11) Make sure you’re not just butterflying the meat – keeping the filling inside would be a logistic nightmare. With a bit of patience, practice and luck, you’ll be able to keep the opening just a bit wider than the blade of your knife, while guiding the – hopefully sharp enough – tip in a sort-of sweep almost through to the bone and along the (inside) rims of the meat, leaving only ~1 cm on all sides. In case this is your first rodeo, don’t worry. There’s bacon and butcher’s string to seal up the occasional hole in the chops.
12) Again, have a look at your bacon-related options before moving on…
13) Whether you’ve chosen to bacon-line the inside of your chops or not, fill up the meat pockets with just enough of your apricot mixture for the chops to plump up – just make sure the edges of your cut are actually closing and sealing the filling in without putting up much of a fight. Don’t worry if you’re looking at leftovers, they’ll have a part in the dish either way~
14) Generously season the chops’ outsides with salt and pepper before tieing them up with bacon or butcher’s string as I’ve mentioned above.
15) Only one thing left to do before it’s time to fire up the pan or the coals: Place all of the ingredients for the glaze in a small mixing bowl and have at it with a spoon until everything is well combined.
Turn up the heat and…
16) Brush a cast-iron pan or griddle with a hint of heat resistant oil and fire it up on medium-high heat.
17) Add the herby aromatics as the pan is heating up.
18) Sizzle the chops for 3-4 mins per side until the bacon has crsiped up a bit.
19) Turn the heat to low, generously brush the chops with the glaze on both sides and pop on a lid – 5 more mins per side and you’re golden~
20) These last 10 mins – plus a couple more to allow the meat to R&R before the gig – are the perfect time to take care of today’s side dish~
The Roasted Leeks with Hazelnuts
4-8 Leeks, white parts only, sliced into 4-5 cm long pieces
4 Cloves of Garlic, thinly sliced
2 Sprigs of Thyme, leaves picked
1 Sprig of Rosemary, needles picked and finely chopped
1 Strip of Lemon Peel
1 Tbsp Clarified Butter
1 Tsp Walnut Oil
100ml White Port
50g Hazelnuts, crushed and lightly toasted – with a bit of luck, you’ll find these, ready roasted, in the baking section of your supermarket
A generous Pinch each of Sea Salt, Pepper and Chilli Flakes to taste
Now this one’s a side that fits basically any meaty & fruity meaty dish I know, and its leftovers are a wonderful addition to any lunchbox the following day. In connection with today’s apricot chops I would advise you to use the chop-pan and the yumtastic juices inside to finish off the leeks in. If you’re working on a lunchboxable batch however – or are unsure about the time-management involved – use a fresh pan to keep the flavors “clean” for whatever goes in there along with the leeks and start the process once the chops have made their way into their own pan.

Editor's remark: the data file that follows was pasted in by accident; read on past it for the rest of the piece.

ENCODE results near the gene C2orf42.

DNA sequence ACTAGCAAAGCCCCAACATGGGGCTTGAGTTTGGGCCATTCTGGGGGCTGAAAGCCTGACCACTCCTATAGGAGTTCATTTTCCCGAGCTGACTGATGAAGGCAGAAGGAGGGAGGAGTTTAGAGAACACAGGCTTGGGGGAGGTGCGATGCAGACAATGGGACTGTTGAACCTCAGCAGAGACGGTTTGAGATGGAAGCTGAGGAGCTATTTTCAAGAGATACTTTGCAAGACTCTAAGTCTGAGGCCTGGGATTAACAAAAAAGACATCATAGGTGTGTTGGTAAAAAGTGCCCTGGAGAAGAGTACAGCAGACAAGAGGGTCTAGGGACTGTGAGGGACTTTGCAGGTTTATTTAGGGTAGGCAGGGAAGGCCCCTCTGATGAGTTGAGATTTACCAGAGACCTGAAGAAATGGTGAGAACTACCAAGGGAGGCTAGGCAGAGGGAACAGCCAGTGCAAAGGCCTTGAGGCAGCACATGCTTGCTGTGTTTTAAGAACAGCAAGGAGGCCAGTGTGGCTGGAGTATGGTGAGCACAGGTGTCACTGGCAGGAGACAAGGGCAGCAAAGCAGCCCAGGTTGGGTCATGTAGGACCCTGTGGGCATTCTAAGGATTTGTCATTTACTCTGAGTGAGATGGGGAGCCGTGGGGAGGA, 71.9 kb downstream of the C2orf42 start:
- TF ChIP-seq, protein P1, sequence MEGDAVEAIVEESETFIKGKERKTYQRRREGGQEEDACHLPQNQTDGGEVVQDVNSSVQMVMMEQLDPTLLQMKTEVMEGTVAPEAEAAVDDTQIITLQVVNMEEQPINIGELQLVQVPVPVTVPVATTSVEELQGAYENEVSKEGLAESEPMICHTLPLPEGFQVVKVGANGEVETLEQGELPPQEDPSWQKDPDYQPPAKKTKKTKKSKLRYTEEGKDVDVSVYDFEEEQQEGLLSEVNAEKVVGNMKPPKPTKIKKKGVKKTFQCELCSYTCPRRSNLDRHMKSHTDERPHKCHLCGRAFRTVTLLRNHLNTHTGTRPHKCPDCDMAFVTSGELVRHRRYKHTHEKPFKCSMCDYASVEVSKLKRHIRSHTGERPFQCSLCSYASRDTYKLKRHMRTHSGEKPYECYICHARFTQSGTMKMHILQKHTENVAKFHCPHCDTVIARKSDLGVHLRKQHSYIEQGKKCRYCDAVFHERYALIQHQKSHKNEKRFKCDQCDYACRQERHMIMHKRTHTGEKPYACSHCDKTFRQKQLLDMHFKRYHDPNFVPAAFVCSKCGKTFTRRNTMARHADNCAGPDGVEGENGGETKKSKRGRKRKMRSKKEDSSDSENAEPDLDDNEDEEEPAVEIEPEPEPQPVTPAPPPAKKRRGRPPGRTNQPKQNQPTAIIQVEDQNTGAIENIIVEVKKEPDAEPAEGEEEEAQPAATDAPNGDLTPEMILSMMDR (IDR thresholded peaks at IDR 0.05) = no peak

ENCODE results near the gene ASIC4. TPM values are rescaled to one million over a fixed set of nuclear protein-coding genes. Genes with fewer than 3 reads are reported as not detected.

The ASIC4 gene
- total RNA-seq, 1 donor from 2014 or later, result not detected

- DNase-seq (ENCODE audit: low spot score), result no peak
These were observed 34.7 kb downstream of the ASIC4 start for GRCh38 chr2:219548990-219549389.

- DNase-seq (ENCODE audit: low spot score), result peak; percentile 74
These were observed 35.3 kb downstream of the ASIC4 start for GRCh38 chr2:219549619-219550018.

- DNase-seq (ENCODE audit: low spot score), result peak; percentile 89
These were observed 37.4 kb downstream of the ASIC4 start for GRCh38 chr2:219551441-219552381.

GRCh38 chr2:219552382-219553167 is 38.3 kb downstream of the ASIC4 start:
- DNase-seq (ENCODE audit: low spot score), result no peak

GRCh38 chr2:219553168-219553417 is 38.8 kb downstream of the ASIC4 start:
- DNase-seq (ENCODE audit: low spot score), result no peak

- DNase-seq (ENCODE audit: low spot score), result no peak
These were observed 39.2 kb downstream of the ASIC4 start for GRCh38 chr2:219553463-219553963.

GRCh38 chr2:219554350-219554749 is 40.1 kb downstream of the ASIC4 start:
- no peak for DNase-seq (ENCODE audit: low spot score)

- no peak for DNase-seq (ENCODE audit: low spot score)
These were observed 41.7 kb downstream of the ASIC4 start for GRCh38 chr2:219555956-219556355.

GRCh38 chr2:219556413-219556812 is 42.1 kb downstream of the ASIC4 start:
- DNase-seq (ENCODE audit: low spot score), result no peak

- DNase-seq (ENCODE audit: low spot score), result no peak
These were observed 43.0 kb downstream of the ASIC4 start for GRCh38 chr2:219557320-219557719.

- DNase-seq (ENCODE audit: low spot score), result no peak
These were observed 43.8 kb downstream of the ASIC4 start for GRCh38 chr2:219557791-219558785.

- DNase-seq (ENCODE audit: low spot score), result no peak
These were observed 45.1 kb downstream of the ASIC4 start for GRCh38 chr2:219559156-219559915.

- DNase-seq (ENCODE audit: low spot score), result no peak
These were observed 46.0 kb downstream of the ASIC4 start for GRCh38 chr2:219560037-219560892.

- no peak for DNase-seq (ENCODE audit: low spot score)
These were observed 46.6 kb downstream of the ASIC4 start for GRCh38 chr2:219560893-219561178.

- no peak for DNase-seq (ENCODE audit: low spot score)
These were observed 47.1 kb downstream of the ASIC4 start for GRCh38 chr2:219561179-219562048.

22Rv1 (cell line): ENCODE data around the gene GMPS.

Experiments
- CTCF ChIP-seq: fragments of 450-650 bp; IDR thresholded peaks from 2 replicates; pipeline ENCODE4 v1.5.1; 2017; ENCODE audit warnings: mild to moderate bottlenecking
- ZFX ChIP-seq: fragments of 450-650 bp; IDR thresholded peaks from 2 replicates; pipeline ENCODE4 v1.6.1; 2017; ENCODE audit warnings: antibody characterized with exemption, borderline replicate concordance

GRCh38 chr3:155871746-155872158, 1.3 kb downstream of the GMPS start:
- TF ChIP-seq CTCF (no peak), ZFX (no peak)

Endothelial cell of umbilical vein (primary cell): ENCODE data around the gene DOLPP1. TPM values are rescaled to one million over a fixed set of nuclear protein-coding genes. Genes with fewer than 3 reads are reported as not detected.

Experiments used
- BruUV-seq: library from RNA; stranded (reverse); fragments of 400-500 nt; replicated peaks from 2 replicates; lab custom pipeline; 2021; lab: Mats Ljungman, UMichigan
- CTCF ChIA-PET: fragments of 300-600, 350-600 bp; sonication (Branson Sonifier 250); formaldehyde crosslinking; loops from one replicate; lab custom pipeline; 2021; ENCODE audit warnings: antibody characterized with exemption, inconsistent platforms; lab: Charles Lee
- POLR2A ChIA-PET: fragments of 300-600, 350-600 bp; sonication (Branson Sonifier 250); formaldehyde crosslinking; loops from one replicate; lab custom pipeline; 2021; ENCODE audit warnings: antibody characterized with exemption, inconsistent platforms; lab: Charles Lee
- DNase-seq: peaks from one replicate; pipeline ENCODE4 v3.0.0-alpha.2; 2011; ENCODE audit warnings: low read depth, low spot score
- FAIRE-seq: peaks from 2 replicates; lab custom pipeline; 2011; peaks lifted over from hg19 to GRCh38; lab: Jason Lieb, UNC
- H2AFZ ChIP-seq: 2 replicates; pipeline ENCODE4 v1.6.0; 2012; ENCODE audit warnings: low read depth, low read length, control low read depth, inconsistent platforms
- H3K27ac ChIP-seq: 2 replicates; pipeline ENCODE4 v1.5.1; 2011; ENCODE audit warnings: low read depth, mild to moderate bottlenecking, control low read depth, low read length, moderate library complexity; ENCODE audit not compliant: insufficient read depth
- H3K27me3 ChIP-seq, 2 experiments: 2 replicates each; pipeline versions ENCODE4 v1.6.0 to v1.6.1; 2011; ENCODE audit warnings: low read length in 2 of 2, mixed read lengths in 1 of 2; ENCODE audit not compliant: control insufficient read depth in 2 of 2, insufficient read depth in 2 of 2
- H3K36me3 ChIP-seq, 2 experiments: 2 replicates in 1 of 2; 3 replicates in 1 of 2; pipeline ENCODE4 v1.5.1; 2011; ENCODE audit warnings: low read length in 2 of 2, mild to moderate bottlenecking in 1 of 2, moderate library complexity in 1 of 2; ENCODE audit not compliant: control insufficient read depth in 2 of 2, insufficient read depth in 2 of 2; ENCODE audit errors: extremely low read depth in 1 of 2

1) Place a wide and heavy-based pan on medium heat, brush the inside with half of the ghee/clarified butter, throw in the garlic and pop on a lid.
2) As the heat is rising, rub the leeks with the walnut oil – to make the seasoning stick – and season them with salt, pepper and a couple of chilli flakes.
3) Place the leeks in your pan and, while turning them over little by little on a regular basis, keep them in the heat until they’ve developed a deliciously golden tan all around. 5-6 mins should do the trick.
4) Once they’re there, pop in the lemon peel, rosemary needles, thyme leaves, another pinch of chilli flakes and the remaining butter.
5) As soon as the recently added ghee has melted, deglaze the lot with the port and make sure to rub every last bit of yum sticking to the bottom of the pan loose with the help of a rubber spatula.
6) Turn the heat to full speed ahead for a moment to bring the contents of your pan up to a boil.
7) As soon as the liquids are merrily bubbling away around your leeks, turn the heat back to medium, close the lid halfway and allow the leeks to simmer in the self-reducing sauce for roundabout 10 mins.
8) Time for a quick bite-test: the leeks are perfect once they’re tender and deliciously biteable yet retain their structure as you attack them with a knife and fork. If the inside-leaves threaten to shoot out of the tube while you try to stick them with your fork or your test-bite does a great squeaky toy impression, keep them in for a bit longer.
9) Have a look at the sauce-level in your pan as well while you’re at it. If there’s still too much liquid sloshing around inside, take the lid off entirely, turn the heat up a notch and reduce the sauce down further for 3-5 mins. Take the leeks out before doing that if they’ve matched your taste ahead of the sauce.
10) Once both components tickle your tastebuds in all the right places, fold in the nuts, retrieve your apricot-stuffed chops and plate up~!